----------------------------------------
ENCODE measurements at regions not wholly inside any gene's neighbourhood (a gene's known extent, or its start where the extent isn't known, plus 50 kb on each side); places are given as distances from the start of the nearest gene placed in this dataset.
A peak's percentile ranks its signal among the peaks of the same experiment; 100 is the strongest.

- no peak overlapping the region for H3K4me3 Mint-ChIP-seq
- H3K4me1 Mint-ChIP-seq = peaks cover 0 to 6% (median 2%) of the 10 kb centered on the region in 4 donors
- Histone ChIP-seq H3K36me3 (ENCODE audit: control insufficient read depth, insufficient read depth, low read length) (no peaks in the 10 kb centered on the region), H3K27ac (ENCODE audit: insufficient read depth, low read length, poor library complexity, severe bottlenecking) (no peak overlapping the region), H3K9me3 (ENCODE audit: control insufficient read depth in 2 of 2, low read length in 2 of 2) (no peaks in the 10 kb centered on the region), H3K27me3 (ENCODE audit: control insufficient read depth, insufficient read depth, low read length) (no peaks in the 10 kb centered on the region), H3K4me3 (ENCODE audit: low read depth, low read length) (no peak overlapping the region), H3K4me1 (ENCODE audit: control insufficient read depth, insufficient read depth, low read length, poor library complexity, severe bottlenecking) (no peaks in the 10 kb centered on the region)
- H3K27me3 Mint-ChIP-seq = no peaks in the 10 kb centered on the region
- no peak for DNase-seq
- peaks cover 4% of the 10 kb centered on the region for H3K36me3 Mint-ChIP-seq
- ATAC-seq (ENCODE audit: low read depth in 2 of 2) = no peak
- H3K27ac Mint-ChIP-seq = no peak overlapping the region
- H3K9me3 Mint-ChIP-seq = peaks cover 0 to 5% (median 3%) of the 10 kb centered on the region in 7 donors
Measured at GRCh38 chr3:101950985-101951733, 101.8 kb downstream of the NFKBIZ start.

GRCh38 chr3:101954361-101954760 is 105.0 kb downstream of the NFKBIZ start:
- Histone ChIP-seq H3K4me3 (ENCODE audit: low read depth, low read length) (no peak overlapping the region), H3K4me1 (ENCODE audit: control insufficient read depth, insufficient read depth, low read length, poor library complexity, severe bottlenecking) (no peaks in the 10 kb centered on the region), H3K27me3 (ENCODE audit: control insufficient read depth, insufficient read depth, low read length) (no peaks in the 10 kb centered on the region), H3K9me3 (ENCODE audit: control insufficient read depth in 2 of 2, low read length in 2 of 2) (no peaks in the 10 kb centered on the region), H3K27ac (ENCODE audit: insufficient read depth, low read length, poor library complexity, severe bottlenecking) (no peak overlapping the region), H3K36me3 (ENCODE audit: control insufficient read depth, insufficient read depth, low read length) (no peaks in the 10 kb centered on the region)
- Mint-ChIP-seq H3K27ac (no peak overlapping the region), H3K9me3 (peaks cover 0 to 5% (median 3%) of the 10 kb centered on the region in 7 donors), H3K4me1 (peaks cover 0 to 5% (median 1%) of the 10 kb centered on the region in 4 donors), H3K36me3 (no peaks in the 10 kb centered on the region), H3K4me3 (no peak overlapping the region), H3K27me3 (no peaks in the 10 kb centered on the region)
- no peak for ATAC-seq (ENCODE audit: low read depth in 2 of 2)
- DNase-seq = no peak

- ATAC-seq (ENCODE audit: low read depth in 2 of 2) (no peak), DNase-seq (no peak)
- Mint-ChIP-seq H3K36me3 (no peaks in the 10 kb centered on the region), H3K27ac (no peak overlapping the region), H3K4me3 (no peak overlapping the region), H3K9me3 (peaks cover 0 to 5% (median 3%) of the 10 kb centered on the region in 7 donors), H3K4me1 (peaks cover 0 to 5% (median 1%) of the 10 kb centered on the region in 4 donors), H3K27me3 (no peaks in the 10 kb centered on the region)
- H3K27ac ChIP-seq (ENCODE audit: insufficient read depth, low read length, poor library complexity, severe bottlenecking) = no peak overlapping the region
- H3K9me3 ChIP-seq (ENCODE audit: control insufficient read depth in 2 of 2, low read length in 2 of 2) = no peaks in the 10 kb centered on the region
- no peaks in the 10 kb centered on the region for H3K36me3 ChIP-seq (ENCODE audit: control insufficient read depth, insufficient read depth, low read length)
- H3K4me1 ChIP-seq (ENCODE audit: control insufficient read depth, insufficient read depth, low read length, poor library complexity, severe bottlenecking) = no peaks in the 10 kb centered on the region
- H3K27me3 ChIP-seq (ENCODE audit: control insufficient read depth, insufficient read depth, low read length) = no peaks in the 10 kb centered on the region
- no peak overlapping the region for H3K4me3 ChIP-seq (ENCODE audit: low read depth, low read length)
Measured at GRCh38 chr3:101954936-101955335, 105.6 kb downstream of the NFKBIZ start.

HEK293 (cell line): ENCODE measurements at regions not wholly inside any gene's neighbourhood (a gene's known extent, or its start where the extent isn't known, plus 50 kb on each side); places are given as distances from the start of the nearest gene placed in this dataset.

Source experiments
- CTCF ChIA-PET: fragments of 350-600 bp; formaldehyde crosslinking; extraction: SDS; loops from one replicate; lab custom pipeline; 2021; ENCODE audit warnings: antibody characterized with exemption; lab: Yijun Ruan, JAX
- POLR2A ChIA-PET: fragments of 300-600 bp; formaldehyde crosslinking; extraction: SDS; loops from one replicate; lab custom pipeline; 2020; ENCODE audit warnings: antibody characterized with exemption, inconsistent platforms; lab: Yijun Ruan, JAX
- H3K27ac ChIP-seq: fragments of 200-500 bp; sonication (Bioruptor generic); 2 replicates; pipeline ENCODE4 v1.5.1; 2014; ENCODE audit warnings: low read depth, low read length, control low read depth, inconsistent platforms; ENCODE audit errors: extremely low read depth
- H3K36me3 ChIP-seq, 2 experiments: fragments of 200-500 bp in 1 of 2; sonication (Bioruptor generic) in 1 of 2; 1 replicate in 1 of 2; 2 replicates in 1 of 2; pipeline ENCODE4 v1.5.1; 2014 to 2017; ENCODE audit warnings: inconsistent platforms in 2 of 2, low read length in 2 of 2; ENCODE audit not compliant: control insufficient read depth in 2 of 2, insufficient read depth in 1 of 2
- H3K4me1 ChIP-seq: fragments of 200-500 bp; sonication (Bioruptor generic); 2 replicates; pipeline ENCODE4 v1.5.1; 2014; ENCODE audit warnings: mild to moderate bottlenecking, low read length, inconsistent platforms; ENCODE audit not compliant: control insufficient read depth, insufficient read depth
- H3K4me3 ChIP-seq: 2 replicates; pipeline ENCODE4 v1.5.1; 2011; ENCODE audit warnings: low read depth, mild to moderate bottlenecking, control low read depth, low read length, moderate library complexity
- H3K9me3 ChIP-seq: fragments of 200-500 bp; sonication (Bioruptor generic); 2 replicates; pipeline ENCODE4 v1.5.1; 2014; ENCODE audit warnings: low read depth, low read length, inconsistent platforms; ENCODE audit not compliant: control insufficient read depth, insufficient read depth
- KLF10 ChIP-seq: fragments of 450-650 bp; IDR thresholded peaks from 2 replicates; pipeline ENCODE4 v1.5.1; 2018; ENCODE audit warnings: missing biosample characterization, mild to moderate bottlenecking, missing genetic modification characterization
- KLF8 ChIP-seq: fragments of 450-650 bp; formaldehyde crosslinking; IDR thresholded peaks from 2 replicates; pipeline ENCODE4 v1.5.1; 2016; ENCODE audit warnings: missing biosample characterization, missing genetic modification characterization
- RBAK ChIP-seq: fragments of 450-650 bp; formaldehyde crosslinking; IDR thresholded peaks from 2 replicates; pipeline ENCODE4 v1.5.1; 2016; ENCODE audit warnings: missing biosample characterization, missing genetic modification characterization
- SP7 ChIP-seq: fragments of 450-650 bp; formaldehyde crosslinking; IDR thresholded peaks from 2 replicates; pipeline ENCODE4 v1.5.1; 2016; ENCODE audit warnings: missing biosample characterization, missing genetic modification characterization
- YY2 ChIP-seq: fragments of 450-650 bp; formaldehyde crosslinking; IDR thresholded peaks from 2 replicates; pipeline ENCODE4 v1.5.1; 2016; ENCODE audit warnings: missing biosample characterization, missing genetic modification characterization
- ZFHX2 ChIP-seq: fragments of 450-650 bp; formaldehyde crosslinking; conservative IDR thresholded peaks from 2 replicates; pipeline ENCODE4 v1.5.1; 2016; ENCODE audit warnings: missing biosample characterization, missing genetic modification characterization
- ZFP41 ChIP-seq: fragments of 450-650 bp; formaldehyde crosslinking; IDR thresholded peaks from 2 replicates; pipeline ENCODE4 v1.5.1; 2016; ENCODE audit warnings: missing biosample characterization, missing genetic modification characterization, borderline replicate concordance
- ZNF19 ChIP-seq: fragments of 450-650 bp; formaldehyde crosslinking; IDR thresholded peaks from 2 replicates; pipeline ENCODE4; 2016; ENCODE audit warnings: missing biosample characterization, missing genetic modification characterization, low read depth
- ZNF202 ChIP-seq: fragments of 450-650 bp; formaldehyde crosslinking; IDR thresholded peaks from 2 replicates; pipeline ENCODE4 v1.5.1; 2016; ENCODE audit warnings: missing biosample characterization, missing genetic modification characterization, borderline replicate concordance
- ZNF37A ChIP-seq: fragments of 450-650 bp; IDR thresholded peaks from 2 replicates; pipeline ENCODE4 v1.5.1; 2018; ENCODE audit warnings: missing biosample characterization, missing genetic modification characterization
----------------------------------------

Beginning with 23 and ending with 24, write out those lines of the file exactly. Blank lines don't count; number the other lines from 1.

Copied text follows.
- H3K4me1 ChIP-seq (ENCODE audit: control insufficient read depth, insufficient read depth, low read length, poor library complexity, severe bottlenecking) = no peaks in the 10 kb centered on the region
- H3K27me3 ChIP-seq (ENCODE audit: control insufficient read depth, insufficient read depth, low read length) = no peaks in the 10 kb centered on the region